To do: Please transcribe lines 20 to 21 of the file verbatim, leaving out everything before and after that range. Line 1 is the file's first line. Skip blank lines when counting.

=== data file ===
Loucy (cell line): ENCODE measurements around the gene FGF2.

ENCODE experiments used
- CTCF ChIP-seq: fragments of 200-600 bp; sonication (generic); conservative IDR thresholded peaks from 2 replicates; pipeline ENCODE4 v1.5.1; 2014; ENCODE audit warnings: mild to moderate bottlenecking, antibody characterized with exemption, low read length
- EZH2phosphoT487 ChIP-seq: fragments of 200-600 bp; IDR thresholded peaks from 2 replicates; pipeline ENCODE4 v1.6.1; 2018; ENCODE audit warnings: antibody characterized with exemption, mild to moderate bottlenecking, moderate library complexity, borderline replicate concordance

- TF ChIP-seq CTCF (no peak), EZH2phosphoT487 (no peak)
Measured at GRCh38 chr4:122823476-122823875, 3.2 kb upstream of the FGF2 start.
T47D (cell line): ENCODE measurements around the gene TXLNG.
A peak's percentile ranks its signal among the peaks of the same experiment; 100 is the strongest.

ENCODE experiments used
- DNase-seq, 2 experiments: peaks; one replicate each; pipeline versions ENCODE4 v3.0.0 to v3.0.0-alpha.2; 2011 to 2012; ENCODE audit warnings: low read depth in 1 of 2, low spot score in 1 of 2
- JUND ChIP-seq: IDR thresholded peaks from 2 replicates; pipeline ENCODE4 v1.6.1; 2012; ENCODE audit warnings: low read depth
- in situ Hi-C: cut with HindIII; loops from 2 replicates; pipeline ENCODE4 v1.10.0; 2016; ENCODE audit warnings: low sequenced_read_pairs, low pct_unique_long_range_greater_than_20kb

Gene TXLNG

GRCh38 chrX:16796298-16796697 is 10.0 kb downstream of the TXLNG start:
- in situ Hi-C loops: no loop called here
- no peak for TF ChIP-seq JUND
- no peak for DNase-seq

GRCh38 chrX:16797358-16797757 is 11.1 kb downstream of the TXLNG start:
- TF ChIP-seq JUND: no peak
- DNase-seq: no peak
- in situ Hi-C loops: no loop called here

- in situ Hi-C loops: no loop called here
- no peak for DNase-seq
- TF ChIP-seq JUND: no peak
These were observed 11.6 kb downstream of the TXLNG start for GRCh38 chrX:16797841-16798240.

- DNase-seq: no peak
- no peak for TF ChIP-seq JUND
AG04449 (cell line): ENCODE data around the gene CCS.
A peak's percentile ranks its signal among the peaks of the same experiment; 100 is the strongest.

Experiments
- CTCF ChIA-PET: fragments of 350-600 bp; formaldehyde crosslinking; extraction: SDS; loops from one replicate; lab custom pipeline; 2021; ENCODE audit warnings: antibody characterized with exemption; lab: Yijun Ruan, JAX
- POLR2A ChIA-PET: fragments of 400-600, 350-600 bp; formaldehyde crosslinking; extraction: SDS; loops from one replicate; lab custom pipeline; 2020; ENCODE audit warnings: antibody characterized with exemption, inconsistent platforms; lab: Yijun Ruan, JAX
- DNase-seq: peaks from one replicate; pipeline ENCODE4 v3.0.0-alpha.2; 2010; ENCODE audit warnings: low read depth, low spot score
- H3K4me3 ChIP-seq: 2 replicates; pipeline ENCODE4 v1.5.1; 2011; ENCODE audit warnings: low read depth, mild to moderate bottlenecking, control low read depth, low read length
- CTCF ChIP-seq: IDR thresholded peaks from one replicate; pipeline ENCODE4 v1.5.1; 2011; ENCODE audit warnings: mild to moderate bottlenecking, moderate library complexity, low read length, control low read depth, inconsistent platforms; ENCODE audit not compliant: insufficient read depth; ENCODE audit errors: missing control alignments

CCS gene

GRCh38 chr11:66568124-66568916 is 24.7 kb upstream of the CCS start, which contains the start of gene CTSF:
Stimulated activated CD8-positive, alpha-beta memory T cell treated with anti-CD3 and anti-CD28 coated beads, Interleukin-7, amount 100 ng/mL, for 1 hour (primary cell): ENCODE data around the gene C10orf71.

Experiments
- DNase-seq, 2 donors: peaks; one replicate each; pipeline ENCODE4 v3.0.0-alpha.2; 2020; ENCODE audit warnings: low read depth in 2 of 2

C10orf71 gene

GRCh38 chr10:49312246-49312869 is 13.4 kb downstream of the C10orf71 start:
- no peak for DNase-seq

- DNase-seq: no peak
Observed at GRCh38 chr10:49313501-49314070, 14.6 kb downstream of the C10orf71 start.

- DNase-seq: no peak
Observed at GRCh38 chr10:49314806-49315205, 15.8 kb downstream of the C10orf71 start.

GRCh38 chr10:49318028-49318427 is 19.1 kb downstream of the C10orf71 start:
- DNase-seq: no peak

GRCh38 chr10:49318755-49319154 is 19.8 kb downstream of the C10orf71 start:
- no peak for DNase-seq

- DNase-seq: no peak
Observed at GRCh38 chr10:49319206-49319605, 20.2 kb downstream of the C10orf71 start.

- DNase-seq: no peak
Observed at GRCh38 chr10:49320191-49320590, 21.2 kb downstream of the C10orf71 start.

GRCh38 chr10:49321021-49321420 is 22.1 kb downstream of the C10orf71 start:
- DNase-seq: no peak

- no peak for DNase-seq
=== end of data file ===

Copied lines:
- DNase-seq: no peak
- in situ Hi-C loops: no loop called here